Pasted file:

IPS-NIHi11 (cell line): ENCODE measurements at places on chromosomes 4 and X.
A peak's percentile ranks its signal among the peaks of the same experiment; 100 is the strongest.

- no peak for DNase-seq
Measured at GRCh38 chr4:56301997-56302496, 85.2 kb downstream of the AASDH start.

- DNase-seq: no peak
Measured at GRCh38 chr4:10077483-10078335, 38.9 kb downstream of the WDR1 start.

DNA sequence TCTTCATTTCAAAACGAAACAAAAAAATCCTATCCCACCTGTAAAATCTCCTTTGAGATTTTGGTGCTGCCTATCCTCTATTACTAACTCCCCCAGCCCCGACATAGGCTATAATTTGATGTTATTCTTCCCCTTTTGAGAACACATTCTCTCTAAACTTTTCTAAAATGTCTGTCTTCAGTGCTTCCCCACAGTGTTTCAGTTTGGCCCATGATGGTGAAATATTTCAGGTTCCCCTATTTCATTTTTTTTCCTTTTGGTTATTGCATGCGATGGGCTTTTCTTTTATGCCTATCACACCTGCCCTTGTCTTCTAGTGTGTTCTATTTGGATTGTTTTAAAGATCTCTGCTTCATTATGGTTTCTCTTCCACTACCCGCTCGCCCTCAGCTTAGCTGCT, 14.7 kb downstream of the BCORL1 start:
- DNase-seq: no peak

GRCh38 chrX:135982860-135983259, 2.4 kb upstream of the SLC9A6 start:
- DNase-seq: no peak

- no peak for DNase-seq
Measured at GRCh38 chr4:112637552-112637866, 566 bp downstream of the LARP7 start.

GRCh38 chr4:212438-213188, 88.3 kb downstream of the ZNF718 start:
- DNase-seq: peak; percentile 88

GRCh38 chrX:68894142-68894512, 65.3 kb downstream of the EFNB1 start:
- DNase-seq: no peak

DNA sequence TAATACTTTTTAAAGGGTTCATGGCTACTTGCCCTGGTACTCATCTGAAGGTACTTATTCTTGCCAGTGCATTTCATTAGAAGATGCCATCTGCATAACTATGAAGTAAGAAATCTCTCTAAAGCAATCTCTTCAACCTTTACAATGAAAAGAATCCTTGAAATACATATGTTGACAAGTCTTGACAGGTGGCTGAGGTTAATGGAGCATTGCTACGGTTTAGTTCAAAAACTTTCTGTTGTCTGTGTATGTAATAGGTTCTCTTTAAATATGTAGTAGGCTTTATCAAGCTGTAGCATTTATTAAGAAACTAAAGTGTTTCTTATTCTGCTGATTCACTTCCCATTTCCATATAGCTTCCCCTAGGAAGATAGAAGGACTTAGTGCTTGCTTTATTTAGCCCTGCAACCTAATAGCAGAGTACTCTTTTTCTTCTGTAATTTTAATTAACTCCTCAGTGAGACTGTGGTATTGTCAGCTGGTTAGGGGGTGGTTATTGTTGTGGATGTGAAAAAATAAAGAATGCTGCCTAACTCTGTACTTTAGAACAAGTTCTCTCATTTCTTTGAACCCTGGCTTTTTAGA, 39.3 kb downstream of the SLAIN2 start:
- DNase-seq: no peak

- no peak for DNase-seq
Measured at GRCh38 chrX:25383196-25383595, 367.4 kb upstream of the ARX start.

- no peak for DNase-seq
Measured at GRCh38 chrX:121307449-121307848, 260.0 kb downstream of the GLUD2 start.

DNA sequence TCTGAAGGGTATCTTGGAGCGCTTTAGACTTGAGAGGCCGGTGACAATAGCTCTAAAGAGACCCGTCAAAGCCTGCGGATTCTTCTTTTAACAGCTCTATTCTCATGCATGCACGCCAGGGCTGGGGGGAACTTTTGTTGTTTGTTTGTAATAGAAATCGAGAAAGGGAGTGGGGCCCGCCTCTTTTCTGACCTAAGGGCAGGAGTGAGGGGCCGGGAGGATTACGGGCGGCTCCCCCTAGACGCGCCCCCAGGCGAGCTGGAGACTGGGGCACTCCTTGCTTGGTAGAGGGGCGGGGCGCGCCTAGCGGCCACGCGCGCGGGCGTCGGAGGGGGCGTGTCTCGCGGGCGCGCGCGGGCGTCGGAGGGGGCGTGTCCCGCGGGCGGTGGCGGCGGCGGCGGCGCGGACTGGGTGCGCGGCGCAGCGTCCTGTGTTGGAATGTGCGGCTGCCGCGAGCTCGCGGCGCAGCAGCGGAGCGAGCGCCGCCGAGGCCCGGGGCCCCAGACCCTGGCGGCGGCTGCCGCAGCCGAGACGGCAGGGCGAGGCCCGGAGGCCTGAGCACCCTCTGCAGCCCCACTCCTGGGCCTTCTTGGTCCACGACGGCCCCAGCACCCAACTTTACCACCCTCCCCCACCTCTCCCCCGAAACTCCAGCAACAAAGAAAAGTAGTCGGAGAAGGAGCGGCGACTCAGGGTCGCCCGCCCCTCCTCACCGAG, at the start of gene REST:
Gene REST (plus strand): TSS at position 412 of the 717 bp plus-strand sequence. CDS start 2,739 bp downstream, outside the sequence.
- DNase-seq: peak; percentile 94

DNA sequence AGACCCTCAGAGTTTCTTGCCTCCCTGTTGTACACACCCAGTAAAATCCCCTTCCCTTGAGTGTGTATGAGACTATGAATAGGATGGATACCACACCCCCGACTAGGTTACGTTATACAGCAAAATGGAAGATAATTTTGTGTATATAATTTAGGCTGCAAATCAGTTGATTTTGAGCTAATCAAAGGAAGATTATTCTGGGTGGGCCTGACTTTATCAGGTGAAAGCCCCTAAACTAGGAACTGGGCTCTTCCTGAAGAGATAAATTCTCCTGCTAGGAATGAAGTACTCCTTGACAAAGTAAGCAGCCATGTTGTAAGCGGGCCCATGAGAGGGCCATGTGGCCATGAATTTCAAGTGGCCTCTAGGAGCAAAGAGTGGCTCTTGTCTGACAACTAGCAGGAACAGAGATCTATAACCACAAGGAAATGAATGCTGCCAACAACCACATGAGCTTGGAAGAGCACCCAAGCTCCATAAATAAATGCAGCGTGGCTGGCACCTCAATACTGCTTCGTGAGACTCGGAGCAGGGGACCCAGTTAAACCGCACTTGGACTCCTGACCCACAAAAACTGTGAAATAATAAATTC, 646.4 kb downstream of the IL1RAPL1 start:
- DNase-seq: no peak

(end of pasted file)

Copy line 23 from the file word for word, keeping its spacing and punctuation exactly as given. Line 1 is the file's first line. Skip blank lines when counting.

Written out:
DNA sequence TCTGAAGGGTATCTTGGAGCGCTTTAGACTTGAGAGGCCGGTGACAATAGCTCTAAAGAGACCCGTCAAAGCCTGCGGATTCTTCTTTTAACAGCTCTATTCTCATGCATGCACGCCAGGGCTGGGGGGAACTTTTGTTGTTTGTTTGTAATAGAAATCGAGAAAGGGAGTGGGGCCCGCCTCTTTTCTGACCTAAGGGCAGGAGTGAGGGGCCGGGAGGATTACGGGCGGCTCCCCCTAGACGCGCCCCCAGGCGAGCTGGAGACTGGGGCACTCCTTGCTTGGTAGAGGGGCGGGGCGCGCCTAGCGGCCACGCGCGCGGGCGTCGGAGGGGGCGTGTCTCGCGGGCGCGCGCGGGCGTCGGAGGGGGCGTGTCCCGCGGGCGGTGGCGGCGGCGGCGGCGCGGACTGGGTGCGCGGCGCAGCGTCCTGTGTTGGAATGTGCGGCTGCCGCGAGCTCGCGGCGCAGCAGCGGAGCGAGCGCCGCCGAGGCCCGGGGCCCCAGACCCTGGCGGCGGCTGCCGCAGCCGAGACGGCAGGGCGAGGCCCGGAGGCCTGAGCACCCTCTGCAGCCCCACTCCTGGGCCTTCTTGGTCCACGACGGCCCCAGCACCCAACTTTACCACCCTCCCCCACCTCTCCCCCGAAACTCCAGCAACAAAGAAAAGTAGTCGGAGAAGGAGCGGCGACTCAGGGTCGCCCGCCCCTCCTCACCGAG, at the start of gene REST: